I went to an art auction on board to see what a Peter Max painting would fetch. It didn't sell, at $13,000 - too pricey for me. The champagne was nice though!

I went to the cinema in the afternoon to see “The Queen” with Helen Mirren. There was an interesting US reaction. They all loved Diana, thought Prince Phillip was a buffoon, the Queen an out of touch fuddy duddy and Prince Charles a wimp!

“Why do you need a Queen?” remarked one guy. Everyone agreed that Helen Mirren played the part beautifully though.

In Tasmania - affectionately known as “Tassie” where the people are Taswegians or Hillbillies, there is a buzzing harbour full of yachts, motor and sailboats, ferries, cruise ships and container ships.

On Saturday when we arrived, there was a huge street market, selling everything you can think of - from crocheted dresses reminding me of the one I had in the 60s and 70s, to handcuffs and thumb screws - very appropriate since this was a prison island for transportees in the 1800s. The gaols are still there as tourist attractions.

I spent a wonderful afternoon at a wildlife park where wallabies and kangaroos wandered free. I hand-fed some of them, they were so tame and gentle.

Back on board I watched the QE2 singers and dancers give a high octane version of West Side Story. The troupe consists of ten dancers, one English, two Argentinean, three Romanian and four Russian - all classically trained and two English singers. They are all contracted to an agency in Northampton.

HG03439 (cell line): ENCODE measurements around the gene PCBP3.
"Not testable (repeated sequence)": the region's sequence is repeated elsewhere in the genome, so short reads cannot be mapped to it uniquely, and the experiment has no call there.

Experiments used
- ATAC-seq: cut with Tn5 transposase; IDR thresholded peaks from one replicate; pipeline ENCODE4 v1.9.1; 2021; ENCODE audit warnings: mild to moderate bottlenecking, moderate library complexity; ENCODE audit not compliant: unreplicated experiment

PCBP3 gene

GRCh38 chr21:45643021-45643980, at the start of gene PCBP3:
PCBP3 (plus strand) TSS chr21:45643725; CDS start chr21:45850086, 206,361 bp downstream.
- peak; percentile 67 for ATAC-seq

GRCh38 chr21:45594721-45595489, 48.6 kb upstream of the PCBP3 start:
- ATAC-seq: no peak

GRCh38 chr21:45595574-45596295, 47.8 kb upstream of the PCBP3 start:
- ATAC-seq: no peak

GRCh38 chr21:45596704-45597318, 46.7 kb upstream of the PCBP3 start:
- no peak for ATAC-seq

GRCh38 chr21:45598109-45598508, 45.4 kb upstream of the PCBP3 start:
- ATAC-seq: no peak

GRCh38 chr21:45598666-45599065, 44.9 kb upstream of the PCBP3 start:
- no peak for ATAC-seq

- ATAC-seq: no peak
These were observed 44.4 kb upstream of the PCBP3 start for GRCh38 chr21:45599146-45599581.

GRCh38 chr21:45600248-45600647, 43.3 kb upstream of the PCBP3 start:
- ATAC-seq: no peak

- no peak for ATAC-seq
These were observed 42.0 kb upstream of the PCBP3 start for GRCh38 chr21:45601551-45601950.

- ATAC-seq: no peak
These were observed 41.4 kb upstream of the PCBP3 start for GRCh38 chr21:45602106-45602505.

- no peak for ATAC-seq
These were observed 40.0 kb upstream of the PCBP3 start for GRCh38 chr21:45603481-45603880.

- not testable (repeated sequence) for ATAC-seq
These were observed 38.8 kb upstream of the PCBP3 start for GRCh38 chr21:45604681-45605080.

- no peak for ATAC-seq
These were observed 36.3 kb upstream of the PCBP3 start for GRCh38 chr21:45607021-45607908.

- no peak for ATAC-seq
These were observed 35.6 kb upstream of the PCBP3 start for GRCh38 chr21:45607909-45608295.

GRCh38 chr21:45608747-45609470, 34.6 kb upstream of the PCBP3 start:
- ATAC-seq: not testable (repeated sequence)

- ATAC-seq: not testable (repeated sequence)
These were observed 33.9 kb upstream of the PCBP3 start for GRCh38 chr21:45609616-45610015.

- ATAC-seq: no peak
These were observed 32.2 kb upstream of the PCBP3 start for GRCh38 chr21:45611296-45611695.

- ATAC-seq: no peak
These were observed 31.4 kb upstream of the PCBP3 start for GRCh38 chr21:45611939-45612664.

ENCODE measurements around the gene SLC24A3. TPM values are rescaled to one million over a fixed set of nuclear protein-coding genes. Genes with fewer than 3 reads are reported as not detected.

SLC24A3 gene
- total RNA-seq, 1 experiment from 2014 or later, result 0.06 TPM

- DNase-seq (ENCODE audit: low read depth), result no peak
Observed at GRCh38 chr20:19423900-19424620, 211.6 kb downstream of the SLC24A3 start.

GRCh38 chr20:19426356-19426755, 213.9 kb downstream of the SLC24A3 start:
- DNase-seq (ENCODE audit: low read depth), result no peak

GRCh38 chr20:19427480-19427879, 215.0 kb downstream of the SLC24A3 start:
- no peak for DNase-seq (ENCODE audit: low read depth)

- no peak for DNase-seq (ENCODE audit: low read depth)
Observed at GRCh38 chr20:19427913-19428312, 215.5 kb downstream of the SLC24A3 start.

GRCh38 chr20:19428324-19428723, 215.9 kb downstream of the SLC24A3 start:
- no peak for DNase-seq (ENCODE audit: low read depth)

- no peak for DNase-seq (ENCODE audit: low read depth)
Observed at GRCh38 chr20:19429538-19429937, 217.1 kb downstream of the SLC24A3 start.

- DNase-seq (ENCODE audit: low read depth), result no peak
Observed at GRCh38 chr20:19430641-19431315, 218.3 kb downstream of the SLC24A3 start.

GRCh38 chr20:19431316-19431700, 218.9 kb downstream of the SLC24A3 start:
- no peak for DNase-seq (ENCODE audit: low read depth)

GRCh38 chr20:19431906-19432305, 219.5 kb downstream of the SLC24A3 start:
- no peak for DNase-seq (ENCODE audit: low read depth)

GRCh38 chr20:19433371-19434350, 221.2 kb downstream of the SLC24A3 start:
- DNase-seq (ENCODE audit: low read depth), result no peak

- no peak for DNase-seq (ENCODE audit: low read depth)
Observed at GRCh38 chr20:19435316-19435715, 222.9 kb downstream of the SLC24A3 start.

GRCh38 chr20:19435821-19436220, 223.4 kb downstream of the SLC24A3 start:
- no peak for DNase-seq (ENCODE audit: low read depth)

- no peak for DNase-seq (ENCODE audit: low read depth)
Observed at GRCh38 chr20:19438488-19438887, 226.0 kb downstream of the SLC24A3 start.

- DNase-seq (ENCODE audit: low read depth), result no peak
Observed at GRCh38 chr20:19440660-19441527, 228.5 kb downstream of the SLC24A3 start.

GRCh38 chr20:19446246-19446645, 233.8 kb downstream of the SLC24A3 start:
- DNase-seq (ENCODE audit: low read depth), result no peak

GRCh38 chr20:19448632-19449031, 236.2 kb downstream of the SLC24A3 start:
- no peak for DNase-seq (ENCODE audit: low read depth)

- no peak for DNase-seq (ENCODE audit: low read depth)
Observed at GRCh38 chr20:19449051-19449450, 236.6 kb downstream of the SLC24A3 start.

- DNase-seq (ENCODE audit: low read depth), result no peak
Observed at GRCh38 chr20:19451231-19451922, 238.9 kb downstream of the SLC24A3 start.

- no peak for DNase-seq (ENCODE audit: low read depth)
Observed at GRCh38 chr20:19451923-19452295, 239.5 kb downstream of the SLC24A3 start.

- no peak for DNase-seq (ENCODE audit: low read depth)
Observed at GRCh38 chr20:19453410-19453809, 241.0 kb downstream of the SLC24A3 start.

Of course the ship's movement can be a hazard and shows can be cancelled if it is particularly tough.

They leave QE2 at Sydney and go on to QM2 to complete her world cruise, then they are contracted to appear on the newest Cunard ship Queen Victoria, after which - who knows.

The 'gentlemen hosts' ie dance partners for the single ladies are on call every night and most lunchtimes also act as tour coach chaperones - counting people on and off buses etc. I believe they pay a nominal amount for their cruise and in return for their dancing skills have a great life socialising and seeing the world - can't be bad eh?

Today there was a guest talent show with no lack of volunteers. Fifteen acts in all, singers, pianists, comedians - one chap in a wheelchair described himself as a “stand up comic”.

I must make special mention of Mary who reminds me of a cross between Miss Haversham and Bette Davis in an old film called “Whatever happened to Baby Jane?” Aged well into her 80s, Mary is tiny, stooped, wore a white frilly ballgown, long gloves, and a flower in her hair.

She was a former opera singer and is described as the 'diva of the QE2'.

Her performance was quite painful but she still belted out an aria from La Boheme. I don't know whether to say God bless her or heaven preserve us!

She has written a couple of books on her experiences on the QE2 and even had a book signing session later on in the day. Ah well it takes all sorts.

Tomorrow we dock in Melbourne and the big Australian adventure continues….